By Joe Pinchot
Herald Staff Writer
The case against Charles E. Pargo still is active, but Mercer County Common Pleas Court Judge Christopher J. St. John stripped police from using the gun as evidence.
Davis said prosecutors had not discussed whether they wanted to appeal to Superior Court.
Pargo, 23, of Youngstown, was arrested June 19 – he has been in jail since then – after police received an anonymous tip that two black men wearing red were seated in lawn chairs outside a home in the 1000 block of Wallis Avenue, Farrell, and were armed.
Southwest Mercer County Regional policemen said the home is in a high-crime area, particularly in terms of drug trafficking and discharge of firearms.
They testified that they had received several reports from in and around that address, including a suspect fleeing into the house and a group trying to break into it, both on June 12. Police also knew that a woman was the sole occupant of the house.
Sgt. Charles Rubano drove past the house following the anonymous call and saw two black men wearing red seated in lawn chairs. The men diverted their eyes when they saw him, Rubano testified at a Nov. 6 hearing.
Rubano parked his cruiser up the street, got out a rifle, and called for backup.
The men went into the house, police said.
After two other policeman responded, Rubano went to the front door and saw through a screen door a black man seated inside.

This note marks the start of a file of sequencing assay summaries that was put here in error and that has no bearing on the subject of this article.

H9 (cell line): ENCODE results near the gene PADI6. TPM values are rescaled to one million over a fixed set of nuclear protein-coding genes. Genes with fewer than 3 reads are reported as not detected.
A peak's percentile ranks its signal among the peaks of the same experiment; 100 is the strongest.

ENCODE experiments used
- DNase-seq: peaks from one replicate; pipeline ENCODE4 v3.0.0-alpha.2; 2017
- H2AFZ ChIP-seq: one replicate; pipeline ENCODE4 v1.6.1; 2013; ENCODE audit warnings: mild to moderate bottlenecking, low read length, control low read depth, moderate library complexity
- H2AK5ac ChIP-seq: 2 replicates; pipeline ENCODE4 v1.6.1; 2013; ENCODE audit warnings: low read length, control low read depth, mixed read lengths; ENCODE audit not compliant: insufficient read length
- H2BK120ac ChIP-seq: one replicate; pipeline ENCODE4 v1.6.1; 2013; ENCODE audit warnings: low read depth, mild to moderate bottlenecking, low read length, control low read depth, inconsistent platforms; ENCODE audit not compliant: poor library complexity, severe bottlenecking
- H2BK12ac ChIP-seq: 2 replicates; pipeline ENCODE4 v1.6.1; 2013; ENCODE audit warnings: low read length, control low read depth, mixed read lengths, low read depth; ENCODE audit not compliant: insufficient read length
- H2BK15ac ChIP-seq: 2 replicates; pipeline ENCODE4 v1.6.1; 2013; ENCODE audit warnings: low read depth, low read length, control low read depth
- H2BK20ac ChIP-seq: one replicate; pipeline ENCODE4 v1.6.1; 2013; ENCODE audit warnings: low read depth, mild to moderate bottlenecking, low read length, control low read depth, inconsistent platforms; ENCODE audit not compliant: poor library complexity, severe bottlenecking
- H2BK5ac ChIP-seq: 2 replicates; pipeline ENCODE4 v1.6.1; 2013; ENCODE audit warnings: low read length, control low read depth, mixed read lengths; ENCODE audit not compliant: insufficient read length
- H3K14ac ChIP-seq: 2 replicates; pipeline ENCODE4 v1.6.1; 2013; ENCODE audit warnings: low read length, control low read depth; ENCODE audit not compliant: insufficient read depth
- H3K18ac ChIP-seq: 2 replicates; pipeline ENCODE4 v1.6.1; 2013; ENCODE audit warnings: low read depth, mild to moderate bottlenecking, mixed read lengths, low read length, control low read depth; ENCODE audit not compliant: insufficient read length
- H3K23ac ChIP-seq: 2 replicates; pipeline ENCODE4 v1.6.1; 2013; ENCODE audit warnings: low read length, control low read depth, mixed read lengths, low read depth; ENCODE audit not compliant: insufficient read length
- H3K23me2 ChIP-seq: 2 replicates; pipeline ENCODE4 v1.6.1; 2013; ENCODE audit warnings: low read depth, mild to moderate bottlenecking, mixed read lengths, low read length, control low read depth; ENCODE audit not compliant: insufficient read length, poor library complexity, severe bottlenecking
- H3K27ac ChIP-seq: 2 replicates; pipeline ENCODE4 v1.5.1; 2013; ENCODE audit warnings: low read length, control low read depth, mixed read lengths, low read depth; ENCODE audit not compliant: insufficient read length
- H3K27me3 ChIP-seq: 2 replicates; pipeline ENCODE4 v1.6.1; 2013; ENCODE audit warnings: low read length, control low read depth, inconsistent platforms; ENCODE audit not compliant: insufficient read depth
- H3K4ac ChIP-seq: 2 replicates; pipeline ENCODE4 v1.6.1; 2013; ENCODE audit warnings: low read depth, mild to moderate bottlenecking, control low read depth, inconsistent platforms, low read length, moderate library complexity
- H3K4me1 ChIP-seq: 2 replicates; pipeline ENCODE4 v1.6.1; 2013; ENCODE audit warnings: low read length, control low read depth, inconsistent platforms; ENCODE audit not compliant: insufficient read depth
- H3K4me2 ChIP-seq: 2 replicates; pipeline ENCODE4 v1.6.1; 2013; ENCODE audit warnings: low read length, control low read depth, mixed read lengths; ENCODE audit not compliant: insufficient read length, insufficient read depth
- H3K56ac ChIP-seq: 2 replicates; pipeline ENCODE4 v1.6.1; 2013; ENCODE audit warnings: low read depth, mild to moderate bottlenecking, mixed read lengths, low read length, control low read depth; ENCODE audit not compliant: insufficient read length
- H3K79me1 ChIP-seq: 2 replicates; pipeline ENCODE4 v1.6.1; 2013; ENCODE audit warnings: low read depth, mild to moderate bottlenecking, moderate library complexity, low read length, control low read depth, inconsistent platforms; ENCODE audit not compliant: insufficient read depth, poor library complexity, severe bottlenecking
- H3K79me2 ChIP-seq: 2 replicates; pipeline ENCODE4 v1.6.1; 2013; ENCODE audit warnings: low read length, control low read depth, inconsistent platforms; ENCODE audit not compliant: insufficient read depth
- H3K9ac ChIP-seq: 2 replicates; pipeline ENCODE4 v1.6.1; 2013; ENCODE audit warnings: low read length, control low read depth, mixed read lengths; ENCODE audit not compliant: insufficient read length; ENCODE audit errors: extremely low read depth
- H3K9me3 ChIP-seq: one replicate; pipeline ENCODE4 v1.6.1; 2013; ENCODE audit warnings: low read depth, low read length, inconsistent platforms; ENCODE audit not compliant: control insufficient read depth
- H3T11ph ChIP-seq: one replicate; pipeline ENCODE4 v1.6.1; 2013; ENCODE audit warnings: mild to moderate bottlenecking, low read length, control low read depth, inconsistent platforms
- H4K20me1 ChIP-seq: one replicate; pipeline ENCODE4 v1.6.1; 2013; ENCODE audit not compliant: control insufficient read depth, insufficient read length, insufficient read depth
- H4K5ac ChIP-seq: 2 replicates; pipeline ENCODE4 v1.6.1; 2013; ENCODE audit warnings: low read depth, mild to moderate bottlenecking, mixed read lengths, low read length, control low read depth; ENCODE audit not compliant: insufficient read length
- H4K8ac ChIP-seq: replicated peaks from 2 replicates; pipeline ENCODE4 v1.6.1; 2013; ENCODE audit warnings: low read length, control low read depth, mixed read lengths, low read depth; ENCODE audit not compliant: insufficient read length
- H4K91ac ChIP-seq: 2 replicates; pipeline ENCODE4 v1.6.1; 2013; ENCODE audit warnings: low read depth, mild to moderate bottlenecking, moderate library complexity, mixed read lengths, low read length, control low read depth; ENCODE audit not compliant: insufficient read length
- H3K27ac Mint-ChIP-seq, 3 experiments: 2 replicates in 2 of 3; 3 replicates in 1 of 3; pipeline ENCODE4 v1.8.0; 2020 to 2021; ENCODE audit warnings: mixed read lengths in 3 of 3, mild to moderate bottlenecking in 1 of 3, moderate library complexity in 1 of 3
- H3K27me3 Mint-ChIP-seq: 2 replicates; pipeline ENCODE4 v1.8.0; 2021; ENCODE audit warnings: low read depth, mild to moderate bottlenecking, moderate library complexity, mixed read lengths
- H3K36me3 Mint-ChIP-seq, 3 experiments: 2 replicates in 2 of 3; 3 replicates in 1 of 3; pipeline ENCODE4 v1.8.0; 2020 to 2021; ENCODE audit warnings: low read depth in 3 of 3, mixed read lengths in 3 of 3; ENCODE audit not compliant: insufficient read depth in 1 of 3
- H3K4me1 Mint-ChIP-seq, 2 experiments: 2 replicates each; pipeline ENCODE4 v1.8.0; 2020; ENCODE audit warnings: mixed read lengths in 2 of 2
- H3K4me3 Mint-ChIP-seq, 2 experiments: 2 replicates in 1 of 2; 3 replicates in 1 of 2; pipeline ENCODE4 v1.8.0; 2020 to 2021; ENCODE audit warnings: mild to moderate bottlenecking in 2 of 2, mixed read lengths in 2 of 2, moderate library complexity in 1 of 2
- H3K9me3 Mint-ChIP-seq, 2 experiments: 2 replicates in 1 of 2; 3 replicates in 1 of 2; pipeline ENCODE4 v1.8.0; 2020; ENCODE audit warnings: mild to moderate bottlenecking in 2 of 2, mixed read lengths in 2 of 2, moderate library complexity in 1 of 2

Rubano yelled several times for the man to come out while pointing his rifle at the man’s knees, and Pargo eventually complied.
Sgt. William Hite took Pargo to the ground, conducted a quick pat down and felt what he believed to be a gun in Pargo’s hip area.
Police pulled a .380-caliber semiautomatic handgun from a pair of shorts underneath Pargo’s exterior shorts, and charged him with prohibited possession of a firearm – Pargo had past convictions for robbery and kidnapping in Ohio – and carrying a firearm without a license.
Pargo, represented by Assistant Public Defender Charles F. Gilchrest, argued the arrest was illegal because police did not have a warrant or probable cause or reasonable suspicion that a crime had occurred.
The fact that the tip was anonymous added “an additional layer of scrutiny” to police actions, St. John said.
“There is ... no credible evidence that Sgt. Rubano observed anything indicating that (Pargo) was involved in criminal activity,” St. John said in a ruling filed Friday.
The fact that Pargo and the other man averted their eyes “is deemed of no significance under the circumstances,” St. John said. “Nor is the fact that he later got up from his lawn chair and went into the residence.”
“(A)ny and all evidence obtained in this case from the stop and frisk of (Pargo), and thereafter, must be suppressed under both the federal and state constitutions,” the judge said.